Facebook to reveal more of the data stored about you

The social network is getting ready to let you download an expanded archive so you can view more of the information recorded about what you've been up to.

Screenshot by Lance Whitney/CNET

Facebook is expanding a feature called Download Your Information, which lets you view an archive of all the posts, photos, and other content you've shared over the years.

Now in addition to your own content, the feature will let you peek at other types of information, including previous names you've used, friend requests, and even IP addresses from which you've logged in. Launching today, the expanded Download Your Information archive will roll out gradually to all Facebook users, so you may not see the full scope of data available just yet.

The social network is also promising to add more categories of information to the archive down the road.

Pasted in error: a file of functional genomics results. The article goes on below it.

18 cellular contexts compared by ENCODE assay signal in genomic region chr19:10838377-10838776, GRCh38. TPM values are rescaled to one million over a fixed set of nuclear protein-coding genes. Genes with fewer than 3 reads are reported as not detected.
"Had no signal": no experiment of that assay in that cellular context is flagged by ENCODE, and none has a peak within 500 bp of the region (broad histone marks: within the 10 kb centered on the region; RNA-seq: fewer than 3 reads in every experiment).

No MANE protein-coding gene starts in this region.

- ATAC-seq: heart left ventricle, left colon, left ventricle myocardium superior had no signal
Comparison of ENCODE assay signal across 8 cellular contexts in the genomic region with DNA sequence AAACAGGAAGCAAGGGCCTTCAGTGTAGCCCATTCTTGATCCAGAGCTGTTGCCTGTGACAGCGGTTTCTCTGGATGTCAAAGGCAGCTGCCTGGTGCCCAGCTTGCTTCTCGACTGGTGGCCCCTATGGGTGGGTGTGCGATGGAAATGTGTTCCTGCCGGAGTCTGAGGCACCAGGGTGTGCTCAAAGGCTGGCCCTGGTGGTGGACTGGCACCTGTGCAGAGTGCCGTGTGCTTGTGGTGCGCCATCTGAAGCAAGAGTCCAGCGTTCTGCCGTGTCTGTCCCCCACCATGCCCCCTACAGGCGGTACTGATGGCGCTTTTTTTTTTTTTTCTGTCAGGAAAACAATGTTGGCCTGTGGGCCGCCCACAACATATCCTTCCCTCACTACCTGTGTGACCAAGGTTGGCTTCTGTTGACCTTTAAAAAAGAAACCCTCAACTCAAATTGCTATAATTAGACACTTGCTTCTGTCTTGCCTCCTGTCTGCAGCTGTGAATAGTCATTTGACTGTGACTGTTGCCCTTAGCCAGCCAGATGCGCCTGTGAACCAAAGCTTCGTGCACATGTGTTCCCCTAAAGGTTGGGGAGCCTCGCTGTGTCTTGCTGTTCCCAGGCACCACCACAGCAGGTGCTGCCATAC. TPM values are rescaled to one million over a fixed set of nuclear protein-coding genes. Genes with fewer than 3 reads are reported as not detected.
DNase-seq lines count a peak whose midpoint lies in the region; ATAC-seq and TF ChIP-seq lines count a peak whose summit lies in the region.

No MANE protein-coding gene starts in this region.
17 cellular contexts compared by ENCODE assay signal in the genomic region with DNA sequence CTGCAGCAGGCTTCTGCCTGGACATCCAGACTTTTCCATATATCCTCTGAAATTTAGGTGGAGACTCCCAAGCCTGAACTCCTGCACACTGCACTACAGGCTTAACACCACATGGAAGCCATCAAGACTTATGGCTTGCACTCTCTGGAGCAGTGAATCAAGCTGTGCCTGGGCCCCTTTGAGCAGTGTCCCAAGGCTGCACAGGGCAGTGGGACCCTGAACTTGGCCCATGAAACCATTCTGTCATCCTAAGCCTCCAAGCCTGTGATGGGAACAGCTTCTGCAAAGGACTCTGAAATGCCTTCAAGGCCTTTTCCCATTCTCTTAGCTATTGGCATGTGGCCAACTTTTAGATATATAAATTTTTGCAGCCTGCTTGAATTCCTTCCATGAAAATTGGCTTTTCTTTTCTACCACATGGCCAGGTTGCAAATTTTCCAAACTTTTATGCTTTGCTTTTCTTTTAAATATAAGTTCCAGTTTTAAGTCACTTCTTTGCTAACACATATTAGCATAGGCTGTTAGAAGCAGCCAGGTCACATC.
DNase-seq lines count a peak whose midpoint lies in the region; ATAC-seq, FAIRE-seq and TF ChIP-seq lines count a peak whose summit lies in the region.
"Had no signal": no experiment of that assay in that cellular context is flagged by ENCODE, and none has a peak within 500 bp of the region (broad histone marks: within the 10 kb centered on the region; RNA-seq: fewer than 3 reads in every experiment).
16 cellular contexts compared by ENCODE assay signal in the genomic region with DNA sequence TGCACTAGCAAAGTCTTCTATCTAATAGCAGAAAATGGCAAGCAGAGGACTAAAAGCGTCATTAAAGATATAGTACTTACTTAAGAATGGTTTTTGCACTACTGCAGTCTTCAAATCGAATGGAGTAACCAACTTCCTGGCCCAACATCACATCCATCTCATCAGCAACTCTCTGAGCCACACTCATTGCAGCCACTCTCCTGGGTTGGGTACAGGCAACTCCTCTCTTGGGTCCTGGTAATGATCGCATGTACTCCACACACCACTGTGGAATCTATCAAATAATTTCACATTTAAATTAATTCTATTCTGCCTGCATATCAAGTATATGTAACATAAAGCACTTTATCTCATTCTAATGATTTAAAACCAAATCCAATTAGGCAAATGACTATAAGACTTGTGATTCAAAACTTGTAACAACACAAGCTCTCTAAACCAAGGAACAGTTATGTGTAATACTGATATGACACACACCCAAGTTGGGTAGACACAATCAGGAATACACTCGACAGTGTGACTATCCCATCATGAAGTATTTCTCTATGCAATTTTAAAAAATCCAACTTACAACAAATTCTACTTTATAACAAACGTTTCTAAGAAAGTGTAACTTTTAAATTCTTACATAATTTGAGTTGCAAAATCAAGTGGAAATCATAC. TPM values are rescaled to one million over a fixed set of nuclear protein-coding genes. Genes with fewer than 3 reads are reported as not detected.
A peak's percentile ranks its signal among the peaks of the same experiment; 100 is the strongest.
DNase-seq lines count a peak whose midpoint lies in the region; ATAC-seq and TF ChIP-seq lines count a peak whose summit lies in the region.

To access the Download Your Information archive, log into your Facebook account and select Account Settings from the dropdown arrow next to the Home link. Click on the link to "Download a copy of your Facebook data." The resulting page will tell you what type of data is available to view. Then click on the button to "Start my Archive."

Facebook will take a while to gather all your data and will inform you by e-mail when that's ready to download and view. You can learn more about Facebook's privacy efforts at its privacy page.

The social network has, of course, faced heavy criticism in the past over its seeming lack of concern about privacy.

Introduced in 2010, the Download Your Information archive was the company's attempt to provide greater transparency over the information it collects about its users. But an audit last year by the Irish Data Protection Commissioner concluded that the company still wasn't doing enough .

Facebook has since promised to make further changes to its privacy policies following the DPC's findings.

About the author

Journalist, software trainer, and Web developer Lance Whitney writes columns and reviews for CNET, Computer Shopper, Microsoft TechNet, and other technology sites. His first book, "Windows 8 Five Minutes at a Time," was published by Wiley & Sons in November 2012.

 

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